Twitter to the people

John C. Tanner
24 Jun 2009

Since its inception, Twitter has a favorite whipping boy for dozens of columnists and bloggers who cheerfully blast it as a big fat useless waste of everyone's time and proof that the Web is clogged with people who have absolutely nothing to say - and are saying it in short bursts 24/7.

More recently, that Harvard Business Review study which found 10% of Twitter users account for 90% of tweets, gave Twitter critics further ammo to show that it's not really all that popular anyway, "proving" that it's just another overhyped Web 2.0 fad and you were all fools for ever thinking it was important (especially you, Time magazine).

But now as Iran faces its largest political unrest since 1979 and the government has clamped down on the traditional local media and kicked out most of the foreign media and sequestered the rest in their hotels, it's Twitter people are utilizing to get the word out on what's happening - and it's Twitter that people outside of Iran are turning to in order to find out what\'s going on.

Even CNN is following the #iranelection tweets (although not very well, according to Andrew Sullivan - to say nothing of #cnnfail).

Let's be clear. Anyone who uses this to say that Twitter is the new journalism is wrong - or at least getting carried away. Because it's not. As has already been pointed out, one of Twitter's biggest flaws has been the ease of setting up fake IDs - good for anonymous posting, bad when you're trying to make sense of what's going on and can't tell the official or reliable sources from the fakes (let alone the misinformed and/or the rumormongers), some of whom may be from the opposition feeding disinformation into the system. And journalism relies on reliable sources for its info (at least in principle).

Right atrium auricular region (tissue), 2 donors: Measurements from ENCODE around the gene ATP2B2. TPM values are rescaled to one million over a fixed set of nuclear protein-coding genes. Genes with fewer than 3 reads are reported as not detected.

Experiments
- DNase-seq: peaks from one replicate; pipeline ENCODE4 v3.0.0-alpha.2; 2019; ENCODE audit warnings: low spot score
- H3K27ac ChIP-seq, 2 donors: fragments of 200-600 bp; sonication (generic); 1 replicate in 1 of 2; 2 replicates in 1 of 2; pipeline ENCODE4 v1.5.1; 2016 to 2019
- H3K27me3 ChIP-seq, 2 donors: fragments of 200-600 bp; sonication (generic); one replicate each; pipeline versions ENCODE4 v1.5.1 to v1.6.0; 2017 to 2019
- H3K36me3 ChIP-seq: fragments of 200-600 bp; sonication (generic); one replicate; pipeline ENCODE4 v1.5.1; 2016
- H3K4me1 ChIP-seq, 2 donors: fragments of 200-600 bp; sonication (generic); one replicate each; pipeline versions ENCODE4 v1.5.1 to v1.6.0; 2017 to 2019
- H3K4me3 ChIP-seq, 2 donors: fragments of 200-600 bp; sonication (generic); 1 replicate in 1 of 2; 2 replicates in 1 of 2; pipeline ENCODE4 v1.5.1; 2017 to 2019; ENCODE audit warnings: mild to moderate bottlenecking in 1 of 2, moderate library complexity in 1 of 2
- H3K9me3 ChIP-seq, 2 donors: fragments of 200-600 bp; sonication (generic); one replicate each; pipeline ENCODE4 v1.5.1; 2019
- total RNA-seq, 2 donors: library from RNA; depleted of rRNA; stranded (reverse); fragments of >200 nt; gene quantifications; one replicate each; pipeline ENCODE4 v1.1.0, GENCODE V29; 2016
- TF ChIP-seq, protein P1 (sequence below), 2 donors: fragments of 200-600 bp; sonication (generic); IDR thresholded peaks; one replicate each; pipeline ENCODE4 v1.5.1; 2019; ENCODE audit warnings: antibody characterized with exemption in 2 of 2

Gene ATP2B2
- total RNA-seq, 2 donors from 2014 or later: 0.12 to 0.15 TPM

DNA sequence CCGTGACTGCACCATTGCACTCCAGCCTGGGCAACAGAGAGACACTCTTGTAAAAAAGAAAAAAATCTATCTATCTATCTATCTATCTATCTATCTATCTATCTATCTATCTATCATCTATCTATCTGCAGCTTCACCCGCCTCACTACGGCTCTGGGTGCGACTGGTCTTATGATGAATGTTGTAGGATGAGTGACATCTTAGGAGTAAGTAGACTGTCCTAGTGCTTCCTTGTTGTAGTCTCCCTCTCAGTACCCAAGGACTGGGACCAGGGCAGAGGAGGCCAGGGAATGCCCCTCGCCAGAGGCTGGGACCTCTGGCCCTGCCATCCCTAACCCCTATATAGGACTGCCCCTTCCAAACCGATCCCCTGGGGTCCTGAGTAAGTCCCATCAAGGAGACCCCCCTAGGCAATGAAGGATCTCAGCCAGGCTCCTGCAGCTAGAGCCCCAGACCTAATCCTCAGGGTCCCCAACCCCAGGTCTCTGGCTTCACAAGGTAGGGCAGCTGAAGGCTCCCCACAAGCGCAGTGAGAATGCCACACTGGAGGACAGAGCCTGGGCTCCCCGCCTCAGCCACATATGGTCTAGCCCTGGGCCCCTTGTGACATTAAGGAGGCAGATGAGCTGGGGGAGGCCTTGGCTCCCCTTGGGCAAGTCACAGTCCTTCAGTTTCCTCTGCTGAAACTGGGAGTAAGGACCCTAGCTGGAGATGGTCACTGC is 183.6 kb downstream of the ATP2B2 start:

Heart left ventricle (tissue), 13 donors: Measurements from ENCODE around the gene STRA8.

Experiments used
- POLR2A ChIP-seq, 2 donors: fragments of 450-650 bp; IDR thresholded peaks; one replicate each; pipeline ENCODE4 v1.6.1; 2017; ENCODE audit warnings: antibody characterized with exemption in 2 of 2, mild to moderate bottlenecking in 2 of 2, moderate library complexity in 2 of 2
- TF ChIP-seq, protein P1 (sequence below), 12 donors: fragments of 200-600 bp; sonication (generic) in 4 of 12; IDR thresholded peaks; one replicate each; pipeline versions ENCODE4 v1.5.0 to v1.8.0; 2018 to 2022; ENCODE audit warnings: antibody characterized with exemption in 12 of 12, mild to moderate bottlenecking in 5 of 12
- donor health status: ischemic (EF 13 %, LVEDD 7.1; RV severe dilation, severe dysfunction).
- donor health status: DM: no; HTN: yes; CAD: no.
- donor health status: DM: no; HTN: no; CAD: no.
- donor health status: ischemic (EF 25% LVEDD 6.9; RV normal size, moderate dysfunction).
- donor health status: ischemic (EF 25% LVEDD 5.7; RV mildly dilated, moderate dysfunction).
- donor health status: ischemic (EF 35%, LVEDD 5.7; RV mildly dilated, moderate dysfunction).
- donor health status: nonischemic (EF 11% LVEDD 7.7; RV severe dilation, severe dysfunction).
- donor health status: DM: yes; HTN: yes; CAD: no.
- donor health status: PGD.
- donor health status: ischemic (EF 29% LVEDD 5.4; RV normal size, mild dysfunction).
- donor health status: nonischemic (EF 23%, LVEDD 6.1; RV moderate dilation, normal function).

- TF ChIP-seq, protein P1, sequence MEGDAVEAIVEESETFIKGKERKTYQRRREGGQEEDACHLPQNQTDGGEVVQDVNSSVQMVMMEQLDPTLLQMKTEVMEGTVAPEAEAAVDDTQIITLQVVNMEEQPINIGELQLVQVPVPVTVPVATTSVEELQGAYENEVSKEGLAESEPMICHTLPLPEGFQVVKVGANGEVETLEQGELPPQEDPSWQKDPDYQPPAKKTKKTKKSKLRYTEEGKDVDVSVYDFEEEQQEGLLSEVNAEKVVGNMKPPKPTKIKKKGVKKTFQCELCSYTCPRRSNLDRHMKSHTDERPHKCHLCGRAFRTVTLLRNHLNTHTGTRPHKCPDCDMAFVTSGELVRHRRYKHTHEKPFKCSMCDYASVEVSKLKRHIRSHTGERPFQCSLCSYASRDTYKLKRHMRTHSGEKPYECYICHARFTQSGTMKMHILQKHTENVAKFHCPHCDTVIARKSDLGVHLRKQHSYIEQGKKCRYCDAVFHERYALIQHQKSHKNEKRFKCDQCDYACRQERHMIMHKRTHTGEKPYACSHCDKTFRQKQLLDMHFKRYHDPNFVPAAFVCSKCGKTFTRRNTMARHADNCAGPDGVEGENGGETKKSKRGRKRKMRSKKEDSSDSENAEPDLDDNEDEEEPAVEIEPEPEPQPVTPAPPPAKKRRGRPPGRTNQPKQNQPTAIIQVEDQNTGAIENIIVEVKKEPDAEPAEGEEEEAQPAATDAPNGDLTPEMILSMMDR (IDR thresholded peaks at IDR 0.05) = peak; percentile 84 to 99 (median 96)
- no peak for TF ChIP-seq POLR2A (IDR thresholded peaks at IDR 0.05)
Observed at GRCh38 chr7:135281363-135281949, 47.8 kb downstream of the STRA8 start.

If that's the case, perhaps tapping into the Twitterstream is a matter of filtering out the reliable from the unreliable - which people like Robin Sloan are attempting to do with aggregation sites to help people make sense of it all. That's assuming that aggregators like Sloan know what they're doing.

That's easier said than done, obviously, and may not be much help to people in Iran, where the web is already heavily censored, and even more so right now as the government realizes that protesters are leveraging all sorts of social networking sites to report what they see and post cam-phone pics and videos of it.

Either way, to dismiss the Iranian Twitter phenomenon as bad journalism misses the point. The real point is the power of "crowdsourcing" that we've seen before, from natural disasters like the 2004 Boxing Day tsunami and Hurricane Katrina to the Mumbai terror attacks last year.

Crowdsourcing has also been seen in less publicized events similar to the current Iran situation like post-election violence in Kenya, which also involved a media blackout. In response to that, volunteers developed the Ushahidi platform that gathers reports by mobile phone, email and the web, and maps them on GoogleMaps.

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